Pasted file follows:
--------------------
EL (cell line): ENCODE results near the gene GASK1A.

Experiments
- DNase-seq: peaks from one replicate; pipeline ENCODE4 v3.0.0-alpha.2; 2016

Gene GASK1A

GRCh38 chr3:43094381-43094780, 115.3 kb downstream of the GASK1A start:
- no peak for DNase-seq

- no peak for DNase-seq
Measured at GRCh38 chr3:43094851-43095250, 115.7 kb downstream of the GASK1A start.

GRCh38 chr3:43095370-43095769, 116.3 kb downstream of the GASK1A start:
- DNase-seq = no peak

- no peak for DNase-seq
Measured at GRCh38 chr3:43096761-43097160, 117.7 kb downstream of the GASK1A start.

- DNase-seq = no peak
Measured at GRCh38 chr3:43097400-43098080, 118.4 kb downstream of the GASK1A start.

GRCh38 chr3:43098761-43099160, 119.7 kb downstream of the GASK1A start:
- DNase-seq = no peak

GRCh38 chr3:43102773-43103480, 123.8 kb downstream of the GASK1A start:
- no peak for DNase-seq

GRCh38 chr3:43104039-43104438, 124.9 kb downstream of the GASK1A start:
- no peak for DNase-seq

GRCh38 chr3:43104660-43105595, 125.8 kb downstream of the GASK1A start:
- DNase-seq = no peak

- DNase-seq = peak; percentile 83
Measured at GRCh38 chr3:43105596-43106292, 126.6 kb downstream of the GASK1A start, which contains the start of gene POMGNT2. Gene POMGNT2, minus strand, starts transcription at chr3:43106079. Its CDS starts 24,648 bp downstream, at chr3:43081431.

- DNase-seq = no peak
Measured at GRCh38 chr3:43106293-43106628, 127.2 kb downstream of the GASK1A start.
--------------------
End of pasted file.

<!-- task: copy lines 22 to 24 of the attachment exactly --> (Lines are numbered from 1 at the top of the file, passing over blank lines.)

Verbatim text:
- DNase-seq = no peak

- DNase-seq = peak; percentile 83
Measured at GRCh38 chr3:43105596-43106292, 126.6 kb downstream of the GASK1A start, which contains the start of gene POMGNT2. Gene POMGNT2, minus strand, starts transcription at chr3:43106079. Its CDS starts 24,648 bp downstream, at chr3:43081431.